NAFTA Trade Up by Billions
Trade with Canada and Mexico has hit its highest point since records were begun in 1994. Here’s the full press release:
Trade using surface transportation between the United States and its North American Free Trade Agreement (NAFTA) partners, Canada and Mexico, was 6.2 percent higher in March 2012 than in March 2011, totaling $85.8 billion, according to the Bureau of Transportation Statistics (BTS) of the U.S. Department of Transportation. March 2012 was the highest month for NATFA trade value since collection of data began in 1994, exceeding $85 billion for the first time and topping the previous record of $80.8 billion in March 2011.
BTS, a part of the Research and Innovative Technology Administration, reported that the March 2012 value of U.S. surface transportation trade with Canada and Mexico rose 21.2 percent from March 2008, early in the recession, and 68.1 percent from March 2009, late in the recession. Numbers in the press release are not adjusted for inflation.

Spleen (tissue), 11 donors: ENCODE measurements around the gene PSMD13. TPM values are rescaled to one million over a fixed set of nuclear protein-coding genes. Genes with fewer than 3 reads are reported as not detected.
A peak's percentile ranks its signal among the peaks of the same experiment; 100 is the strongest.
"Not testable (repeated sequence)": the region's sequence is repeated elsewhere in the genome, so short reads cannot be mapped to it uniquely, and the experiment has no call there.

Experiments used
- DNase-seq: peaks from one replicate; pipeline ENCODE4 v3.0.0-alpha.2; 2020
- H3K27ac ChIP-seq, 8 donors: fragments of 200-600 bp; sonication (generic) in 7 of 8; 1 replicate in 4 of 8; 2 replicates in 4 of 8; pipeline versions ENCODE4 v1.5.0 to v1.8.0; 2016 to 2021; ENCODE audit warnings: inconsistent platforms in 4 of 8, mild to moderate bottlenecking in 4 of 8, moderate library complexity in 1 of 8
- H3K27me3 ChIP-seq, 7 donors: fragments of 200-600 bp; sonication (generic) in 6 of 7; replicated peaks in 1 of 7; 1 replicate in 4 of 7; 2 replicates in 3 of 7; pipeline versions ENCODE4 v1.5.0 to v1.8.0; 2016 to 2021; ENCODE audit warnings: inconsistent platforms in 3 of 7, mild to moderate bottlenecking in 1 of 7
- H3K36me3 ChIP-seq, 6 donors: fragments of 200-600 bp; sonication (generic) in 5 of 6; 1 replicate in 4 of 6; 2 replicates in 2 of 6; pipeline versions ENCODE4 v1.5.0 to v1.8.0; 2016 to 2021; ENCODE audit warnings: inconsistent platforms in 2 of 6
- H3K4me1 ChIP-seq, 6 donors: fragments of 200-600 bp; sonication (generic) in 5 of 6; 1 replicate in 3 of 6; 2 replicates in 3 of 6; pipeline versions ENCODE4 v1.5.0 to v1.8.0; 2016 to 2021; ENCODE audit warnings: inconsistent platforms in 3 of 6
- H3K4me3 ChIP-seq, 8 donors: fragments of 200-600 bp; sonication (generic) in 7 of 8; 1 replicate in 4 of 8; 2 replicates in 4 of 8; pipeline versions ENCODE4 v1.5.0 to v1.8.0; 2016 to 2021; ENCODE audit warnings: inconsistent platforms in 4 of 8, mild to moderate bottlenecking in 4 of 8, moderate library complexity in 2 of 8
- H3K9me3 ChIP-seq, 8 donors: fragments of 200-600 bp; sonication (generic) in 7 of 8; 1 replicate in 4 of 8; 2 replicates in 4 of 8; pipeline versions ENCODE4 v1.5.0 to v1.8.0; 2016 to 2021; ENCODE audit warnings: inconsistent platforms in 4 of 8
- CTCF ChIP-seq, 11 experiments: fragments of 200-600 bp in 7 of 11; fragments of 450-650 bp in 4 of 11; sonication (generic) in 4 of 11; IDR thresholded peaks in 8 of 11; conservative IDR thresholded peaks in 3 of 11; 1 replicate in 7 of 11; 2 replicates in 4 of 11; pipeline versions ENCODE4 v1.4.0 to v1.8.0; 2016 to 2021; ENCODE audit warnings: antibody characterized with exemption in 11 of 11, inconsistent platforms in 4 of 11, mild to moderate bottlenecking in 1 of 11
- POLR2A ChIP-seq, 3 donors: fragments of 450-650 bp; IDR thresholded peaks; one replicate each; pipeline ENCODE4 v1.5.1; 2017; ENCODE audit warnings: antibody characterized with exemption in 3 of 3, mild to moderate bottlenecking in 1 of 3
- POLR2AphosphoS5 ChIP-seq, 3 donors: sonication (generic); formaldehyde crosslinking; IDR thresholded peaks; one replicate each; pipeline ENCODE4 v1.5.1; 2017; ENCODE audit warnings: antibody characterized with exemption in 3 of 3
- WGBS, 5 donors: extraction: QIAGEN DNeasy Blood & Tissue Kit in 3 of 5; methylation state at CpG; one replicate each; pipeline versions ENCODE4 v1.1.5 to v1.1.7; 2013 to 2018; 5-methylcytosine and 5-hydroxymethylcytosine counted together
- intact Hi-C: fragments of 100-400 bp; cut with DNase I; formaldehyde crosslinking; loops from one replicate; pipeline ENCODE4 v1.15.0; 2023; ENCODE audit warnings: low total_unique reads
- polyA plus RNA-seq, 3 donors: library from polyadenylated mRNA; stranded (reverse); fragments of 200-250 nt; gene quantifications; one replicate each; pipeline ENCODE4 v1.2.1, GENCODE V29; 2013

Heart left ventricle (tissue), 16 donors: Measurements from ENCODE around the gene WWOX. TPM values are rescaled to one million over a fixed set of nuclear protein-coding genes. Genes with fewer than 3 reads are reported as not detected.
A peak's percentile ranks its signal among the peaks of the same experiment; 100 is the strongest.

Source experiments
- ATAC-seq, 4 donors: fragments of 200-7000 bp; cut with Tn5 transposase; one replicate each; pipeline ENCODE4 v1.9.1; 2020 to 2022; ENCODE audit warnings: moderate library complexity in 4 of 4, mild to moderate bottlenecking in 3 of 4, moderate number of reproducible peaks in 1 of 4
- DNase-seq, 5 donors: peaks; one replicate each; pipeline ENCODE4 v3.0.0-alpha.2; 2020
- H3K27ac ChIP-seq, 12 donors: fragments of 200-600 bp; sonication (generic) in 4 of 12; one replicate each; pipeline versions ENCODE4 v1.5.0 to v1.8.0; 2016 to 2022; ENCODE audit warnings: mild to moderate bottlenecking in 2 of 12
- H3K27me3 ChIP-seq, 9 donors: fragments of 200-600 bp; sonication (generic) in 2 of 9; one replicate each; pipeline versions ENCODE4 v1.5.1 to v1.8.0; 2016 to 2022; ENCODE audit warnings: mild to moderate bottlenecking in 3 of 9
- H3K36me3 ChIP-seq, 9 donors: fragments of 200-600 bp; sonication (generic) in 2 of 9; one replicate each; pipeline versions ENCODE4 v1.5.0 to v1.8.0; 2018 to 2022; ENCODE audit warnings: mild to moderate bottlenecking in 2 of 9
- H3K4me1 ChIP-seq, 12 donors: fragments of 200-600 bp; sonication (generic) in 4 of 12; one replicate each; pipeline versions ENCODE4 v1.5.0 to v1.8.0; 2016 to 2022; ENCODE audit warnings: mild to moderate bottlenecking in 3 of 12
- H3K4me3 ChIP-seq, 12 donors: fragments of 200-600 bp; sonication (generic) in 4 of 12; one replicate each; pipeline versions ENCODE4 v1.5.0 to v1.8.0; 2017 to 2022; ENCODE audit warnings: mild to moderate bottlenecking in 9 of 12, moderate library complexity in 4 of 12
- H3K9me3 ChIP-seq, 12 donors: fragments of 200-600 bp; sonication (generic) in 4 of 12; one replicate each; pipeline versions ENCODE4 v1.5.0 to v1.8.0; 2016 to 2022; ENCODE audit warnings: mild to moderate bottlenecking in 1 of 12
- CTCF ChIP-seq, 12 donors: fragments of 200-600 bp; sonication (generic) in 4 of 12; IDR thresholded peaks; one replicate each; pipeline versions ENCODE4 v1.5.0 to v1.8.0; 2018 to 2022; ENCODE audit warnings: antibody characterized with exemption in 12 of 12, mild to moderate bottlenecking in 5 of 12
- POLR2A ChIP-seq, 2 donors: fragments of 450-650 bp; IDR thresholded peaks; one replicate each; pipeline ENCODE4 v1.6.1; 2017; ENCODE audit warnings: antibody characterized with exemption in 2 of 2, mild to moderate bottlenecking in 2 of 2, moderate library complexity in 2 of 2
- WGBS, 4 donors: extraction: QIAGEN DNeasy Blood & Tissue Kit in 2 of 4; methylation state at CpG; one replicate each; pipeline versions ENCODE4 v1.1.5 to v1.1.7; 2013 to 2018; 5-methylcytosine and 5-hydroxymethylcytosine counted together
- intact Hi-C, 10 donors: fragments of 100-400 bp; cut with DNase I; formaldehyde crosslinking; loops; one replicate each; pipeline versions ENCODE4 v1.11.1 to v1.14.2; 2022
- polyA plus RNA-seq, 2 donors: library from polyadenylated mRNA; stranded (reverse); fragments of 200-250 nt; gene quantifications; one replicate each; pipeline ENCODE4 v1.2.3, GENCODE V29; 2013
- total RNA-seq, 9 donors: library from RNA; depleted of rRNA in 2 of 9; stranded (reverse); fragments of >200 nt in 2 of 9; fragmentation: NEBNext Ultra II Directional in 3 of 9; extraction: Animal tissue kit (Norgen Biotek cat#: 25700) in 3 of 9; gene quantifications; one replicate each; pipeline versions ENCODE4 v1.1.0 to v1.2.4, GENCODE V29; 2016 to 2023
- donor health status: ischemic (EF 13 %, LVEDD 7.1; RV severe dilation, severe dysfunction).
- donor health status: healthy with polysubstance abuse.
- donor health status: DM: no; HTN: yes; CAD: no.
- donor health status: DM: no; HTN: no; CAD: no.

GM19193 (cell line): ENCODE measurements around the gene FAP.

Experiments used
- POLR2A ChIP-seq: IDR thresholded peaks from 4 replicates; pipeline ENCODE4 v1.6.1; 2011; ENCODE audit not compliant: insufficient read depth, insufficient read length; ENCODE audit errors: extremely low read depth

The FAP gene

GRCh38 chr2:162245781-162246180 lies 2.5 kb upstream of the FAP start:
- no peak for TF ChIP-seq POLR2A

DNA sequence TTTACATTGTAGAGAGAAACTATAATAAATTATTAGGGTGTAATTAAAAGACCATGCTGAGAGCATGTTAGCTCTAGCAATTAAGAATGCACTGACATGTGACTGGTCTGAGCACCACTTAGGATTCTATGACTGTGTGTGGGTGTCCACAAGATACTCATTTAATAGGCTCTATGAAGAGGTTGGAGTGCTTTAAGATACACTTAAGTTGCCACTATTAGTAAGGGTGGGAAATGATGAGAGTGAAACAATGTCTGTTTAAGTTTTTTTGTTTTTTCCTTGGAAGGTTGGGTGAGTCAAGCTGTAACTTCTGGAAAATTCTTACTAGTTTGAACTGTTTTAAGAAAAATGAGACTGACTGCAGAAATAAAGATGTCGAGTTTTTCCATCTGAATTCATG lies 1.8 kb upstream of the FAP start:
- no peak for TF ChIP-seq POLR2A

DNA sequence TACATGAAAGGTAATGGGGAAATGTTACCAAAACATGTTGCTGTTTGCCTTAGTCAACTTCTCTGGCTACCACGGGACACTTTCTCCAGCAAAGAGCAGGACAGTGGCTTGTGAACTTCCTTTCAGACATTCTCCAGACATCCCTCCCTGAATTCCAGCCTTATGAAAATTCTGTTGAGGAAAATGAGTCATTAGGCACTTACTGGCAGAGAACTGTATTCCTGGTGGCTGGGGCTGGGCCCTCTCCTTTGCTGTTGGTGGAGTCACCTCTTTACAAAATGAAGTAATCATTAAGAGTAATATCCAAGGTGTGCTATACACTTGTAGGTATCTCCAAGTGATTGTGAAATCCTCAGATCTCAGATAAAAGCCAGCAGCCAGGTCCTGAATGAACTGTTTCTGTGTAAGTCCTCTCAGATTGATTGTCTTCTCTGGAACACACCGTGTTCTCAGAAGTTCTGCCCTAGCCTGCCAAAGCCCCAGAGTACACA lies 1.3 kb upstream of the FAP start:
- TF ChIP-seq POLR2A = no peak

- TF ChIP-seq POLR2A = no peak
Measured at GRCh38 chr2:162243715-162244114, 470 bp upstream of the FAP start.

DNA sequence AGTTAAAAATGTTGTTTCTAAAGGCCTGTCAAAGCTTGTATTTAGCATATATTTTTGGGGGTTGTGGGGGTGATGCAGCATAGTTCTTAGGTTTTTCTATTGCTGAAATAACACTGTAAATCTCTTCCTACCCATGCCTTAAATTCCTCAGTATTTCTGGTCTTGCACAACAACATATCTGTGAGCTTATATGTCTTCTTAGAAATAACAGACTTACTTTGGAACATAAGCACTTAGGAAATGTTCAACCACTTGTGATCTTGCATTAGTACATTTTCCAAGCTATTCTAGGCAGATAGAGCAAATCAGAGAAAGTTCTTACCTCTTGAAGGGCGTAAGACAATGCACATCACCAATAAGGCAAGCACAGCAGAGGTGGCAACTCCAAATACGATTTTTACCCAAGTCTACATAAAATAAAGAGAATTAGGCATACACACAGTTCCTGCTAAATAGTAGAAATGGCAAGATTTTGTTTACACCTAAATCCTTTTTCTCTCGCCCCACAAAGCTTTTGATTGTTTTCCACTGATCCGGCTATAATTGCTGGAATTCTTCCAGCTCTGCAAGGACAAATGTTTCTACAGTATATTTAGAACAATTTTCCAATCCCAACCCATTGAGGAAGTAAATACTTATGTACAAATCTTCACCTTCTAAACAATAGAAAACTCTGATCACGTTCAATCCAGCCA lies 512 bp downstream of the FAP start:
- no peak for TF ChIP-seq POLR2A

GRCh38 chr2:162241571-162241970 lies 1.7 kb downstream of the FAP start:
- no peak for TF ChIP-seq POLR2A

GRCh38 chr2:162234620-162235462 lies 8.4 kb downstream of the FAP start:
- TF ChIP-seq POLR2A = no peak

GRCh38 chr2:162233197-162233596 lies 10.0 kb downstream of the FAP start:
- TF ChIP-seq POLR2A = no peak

The value of U.S. surface transportation trade with Canada and Mexico in March increased by 88.2 percent compared to March 2002, a period of 10 years. Imports in March were up 76.1 percent since March 2002, while exports were up 104.5 percent.
Surface transportation includes freight movements by truck, rail, pipeline, mail, Foreign Trade Zones, and other modes of transport. In March, 86.2 percent of U.S. trade by value with Canada and Mexico moved via land, 9.8 percent moved by vessel, and 4.0 percent moved by air.
U.S.-Canada and U.S.-Mexico surface transportation trade in March 2012 both increased compared to March 2011 with U.S.-Canada trade reaching $50.1 billion, a 2.9 percent increase, and U.S.-Mexico trade reaching $35.7 billion, an 11.2 percent increase. For trade statistics by mode, see Table 4 for Canada and Table 6 for Mexico.
See BTS Transborder Data Release for summary tables, state rankings and additional data. See North American Transborder Freight Data for historical data.